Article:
If the flop is a pile of rags and he checks to me, I will usually assume that I'm in front. If he check-raises me or bets into me (when I have position on him), I will usually try to give it up right there and then. You should bet most of the time on the flop when you're up against good tight players. Unfortunately, you will have to sacrifice a bet on the flop to find out where you are.
If the good tight player calls on the flop, it is worth checking the turn (if it doesn't improve you). If he checks to you on the turn, check right behind - you may have avoided a check-raise? If he bets into you on the turn, muck your AK. If he checks to you or checks behind you on the turn, the river can be a bit tricky. Sometimes, a good tight player will bet the river on the assumption that you have AK. They don't have anything a lot of the time, but take a chance that you'll fold. Frequently, I've foiled such plays and when I have (ie. induced a bluff), it has stopped them from getting tricky with me on the river in future hands.
A real 'cut and dry' one is the weak tight player (of which there are plenty). With unimproved AK, I'll bet straight into them on the flop with the view of betting the turn and perhaps the river, depending on their body language. But if I bet the turn and they call, I usually figure they'll look me up on river.
One rule that applies no matter who the opponent is: if you have position on an opponent and he bets into you on the flop, you may as well release it right now. Don't be one of those players who reraises the flop in this spot, simple to get fancy with AK. Most of the time, the person who bets into out of position after you raise pre-flop is going to call you down with a better hand.
The other consideration is the texture of the flop. If the flop is 9-9-4, will usually bet an AK and frequently win it right there. That flop would not hit many opponents. Also, if the flop is 2-3-7, I will usually bet and am probably in front. Ironically, this bet usually gets rid of the hands like J-10 (which has a 25% chance of drawing out on AK) and the people who call usually have hands like A-9 (which has only an 11% chance of outdrawing AK). The best situation to be in with AK is to have an opponent calling you with A-x, whether you hit the flop or not.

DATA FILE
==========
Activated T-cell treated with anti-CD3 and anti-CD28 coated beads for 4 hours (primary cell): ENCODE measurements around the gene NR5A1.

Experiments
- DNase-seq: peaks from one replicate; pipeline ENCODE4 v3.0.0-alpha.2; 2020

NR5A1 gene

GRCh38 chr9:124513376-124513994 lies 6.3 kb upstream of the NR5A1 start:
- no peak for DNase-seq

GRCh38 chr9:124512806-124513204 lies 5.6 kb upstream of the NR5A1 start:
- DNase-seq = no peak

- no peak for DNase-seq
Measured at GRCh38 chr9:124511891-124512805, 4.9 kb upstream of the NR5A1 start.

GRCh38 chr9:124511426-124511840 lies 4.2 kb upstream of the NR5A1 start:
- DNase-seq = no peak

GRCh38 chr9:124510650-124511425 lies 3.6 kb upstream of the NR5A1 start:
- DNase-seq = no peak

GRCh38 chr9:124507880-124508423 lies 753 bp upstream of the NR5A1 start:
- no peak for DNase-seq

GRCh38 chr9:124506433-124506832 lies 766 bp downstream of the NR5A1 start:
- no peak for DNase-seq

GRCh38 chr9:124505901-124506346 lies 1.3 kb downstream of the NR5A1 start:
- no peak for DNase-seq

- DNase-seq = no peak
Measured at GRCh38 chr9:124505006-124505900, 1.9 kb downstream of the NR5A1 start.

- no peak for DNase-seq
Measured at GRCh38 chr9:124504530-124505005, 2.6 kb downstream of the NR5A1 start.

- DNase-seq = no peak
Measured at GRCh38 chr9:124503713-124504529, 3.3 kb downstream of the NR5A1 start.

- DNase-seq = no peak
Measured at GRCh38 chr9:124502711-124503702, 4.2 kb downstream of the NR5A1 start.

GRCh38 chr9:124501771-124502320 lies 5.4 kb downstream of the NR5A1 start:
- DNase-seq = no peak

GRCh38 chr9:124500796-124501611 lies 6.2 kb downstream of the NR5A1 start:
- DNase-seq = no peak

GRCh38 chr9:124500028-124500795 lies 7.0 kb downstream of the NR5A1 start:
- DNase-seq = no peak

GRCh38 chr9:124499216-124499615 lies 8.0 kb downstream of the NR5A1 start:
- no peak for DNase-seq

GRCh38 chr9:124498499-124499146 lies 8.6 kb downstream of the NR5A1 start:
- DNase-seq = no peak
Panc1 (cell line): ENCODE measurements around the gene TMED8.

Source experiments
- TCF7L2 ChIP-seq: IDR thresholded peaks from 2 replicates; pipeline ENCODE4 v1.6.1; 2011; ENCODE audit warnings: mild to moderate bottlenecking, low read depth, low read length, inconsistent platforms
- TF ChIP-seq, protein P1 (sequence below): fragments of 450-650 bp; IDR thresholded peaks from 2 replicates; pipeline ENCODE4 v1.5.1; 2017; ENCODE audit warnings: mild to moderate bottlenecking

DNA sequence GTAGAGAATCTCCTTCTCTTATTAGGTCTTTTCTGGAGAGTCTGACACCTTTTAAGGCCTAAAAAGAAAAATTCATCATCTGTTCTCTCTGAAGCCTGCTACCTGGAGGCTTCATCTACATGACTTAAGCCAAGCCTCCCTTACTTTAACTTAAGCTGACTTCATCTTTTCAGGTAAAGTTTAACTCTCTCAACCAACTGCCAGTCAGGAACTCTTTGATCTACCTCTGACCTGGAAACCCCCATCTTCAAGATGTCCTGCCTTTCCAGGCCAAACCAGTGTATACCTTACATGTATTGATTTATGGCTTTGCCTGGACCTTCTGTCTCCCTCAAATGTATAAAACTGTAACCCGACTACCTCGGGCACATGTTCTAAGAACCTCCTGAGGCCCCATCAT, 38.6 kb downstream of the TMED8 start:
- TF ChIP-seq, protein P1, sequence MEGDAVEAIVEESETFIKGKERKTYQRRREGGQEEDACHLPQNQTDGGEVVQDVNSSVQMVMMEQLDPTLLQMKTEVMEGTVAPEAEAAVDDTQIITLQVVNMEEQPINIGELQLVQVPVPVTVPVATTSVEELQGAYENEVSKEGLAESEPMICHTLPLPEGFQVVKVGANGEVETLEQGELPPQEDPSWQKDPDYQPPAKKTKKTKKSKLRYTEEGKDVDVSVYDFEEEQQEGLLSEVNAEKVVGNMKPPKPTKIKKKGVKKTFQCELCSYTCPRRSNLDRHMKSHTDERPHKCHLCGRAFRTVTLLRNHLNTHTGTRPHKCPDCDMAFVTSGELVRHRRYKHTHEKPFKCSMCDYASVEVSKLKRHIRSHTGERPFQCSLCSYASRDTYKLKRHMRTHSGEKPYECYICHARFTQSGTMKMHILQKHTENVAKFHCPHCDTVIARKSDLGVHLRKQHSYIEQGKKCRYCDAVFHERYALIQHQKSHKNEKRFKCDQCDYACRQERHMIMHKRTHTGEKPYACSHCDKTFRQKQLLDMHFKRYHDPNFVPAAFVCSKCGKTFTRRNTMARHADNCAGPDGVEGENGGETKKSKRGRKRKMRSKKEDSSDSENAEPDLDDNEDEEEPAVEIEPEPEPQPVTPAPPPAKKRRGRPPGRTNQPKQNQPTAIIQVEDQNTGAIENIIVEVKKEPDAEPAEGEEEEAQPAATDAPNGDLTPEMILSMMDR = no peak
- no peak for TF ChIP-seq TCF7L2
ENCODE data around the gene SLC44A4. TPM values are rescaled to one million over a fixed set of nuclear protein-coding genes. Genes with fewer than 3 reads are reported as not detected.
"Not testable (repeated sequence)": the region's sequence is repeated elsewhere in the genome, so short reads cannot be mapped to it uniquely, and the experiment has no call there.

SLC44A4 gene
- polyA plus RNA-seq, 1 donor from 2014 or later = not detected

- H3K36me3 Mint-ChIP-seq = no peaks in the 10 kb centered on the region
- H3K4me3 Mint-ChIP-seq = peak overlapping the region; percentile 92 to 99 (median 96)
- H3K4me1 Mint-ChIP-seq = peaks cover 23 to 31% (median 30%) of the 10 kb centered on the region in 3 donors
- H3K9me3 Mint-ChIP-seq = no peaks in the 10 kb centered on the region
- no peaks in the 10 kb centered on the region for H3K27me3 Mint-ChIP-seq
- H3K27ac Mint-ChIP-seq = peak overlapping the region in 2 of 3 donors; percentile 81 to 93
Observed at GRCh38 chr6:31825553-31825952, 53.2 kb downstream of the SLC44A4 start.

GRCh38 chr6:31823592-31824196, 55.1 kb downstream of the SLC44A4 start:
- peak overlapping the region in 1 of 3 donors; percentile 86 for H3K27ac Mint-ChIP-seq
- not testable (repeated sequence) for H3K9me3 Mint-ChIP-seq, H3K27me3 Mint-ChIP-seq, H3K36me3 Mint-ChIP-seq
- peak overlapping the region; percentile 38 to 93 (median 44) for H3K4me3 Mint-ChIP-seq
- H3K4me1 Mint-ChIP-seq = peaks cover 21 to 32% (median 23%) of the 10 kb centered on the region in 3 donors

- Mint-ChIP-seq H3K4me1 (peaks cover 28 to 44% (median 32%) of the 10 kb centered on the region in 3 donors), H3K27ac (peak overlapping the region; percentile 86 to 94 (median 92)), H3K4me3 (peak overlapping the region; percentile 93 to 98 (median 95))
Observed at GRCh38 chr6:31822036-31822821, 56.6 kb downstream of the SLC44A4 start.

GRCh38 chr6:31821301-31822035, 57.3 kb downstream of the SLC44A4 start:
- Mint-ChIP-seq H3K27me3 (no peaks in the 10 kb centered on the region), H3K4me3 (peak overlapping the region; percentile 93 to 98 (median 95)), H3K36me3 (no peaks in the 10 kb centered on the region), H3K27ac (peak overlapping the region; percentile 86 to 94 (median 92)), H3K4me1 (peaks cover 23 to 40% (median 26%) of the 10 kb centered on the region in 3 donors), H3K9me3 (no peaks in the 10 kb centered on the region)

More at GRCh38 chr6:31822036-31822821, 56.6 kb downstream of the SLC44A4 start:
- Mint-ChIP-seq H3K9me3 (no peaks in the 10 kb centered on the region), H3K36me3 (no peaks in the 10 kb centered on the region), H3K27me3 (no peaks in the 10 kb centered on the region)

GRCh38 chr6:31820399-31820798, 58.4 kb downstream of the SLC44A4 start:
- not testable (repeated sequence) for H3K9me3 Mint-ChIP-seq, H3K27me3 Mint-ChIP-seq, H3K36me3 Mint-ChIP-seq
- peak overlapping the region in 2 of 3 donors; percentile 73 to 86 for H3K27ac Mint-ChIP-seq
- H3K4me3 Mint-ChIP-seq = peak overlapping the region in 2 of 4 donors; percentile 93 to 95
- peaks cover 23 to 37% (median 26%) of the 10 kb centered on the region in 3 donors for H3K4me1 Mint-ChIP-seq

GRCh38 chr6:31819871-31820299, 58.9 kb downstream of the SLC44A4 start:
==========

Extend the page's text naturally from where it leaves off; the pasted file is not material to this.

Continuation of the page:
But if the flop is 7-9-10 or Q-9-8 or 5h-6h-Jd, just accept that it is going to be difficult to push a lot of opponents out of the pot with unimproved AK. In fact, I believe your general approach should be to keep-it-simple-stupid. Bet when you hit the flop (or the flop is low and you believe AK is the best hand), but check when you miss the flop, especially if it is a flop for drawing hands or you are against calling stations.
As a side note, there is an interesting advantage in not routinely betting unimproved AK into any and all opponents. Because you raised pre-flop, they may consider you dangerous and figure that you are going for a check-raise on the flop. Even if they hit top pair on the flop, they may check behind you. Because of this, they may check and give you a free card. It's surprises me how many times I've been given a free card by an opponent who was in front of me on the flop and, low and behold, the turn was an Ace or King.